Better yet, AMD infused its third-gen Ryzen chips with significant IPC and clock speed improvements, putting the 3950X and 3900X just barely behind Intel’s fearsome 9900K in 1080p gaming benchmarks. The divide shrinks even further if you play at 1440p or 4K resolution, as those shift more of the bottleneck onto your system’s graphics card. Third-gen Ryzen chips burn rubber in gaming, especially at higher resolutions that systems with high-end parts like these usually run. The Ryzen 9 pairing absolutely pounds Intel’s lineup in multi-threaded tasks.
If you can get by with fewer cores, the $3290 Ryzen 7 3700X is to the Ryzen 9 3900X what Intel’s Core i7-10700K is to the 10900K: a much more affordable chip that offers essentially the same gaming performance as its bigger sibling, as proven in reviews by PC Gamer, Tom’s Hardware, and PCGamesN. The Ryzen 7 3700X has 8 cores and 16 threads, and costs under $300 after recent price decreases.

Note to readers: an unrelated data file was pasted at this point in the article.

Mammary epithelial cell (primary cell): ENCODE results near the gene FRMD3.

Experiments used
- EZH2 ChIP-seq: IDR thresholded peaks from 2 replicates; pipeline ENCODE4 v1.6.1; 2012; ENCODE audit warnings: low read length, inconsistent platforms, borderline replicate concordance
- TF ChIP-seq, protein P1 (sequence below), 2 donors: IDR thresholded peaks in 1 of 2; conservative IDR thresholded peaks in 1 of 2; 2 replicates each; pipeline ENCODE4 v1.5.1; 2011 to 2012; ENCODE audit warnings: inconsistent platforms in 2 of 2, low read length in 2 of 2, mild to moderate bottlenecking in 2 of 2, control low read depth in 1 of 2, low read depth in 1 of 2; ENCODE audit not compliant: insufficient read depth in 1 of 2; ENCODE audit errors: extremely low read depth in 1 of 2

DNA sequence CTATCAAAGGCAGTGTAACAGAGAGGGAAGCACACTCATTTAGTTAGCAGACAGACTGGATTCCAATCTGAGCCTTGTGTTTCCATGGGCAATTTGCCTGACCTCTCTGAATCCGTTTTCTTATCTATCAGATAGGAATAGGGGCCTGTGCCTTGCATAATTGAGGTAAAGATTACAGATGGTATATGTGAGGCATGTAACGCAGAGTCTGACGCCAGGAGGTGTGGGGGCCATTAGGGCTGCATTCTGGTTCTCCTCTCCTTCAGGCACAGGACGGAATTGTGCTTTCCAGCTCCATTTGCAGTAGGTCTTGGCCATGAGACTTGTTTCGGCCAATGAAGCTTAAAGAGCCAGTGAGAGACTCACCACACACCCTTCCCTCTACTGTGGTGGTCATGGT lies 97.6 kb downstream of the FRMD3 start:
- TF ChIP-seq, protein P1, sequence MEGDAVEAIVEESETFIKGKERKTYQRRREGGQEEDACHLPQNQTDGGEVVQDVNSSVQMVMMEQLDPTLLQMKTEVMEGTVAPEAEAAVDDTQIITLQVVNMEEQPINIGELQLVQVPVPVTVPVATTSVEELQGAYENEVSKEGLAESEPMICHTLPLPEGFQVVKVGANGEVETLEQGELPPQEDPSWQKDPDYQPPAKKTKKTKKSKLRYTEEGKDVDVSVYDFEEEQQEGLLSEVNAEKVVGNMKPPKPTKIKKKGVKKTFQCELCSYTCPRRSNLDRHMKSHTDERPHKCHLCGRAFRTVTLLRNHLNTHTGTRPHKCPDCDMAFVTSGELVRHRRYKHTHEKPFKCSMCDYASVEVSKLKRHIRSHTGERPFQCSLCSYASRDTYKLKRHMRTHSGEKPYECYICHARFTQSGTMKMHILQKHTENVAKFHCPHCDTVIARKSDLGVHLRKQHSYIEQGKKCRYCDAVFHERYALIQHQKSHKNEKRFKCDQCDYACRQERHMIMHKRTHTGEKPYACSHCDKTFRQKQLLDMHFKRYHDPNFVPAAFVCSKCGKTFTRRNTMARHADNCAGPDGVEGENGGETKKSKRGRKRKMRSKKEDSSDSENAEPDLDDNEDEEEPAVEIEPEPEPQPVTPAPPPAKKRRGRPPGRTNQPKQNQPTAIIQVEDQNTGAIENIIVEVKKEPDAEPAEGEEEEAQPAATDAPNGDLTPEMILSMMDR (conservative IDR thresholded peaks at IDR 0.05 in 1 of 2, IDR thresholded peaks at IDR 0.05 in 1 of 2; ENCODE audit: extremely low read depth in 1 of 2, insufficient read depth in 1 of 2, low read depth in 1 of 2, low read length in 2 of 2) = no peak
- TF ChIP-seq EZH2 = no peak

Moving way up the line, AMD’s 32-core Ryzen Threadripper 3970X, 64-core Threadripper 3990X, and Intel’s 18-core Core i9-10980XE rule the high-end desktop roost for prosumers—particularly AMD’s chips, which manage to blow away the best Intel has to offer. None of these chips should be on your wishlist unless you’ve got specific production workload plans that can put all those cores to work, but if you do, both play games more than fast enough to moonlight as a gaming PC by night. Some games react poorly to Threadripper’s unique multi-die architecture (like Far Cry 5) but those tend to be the exception rather than the norm.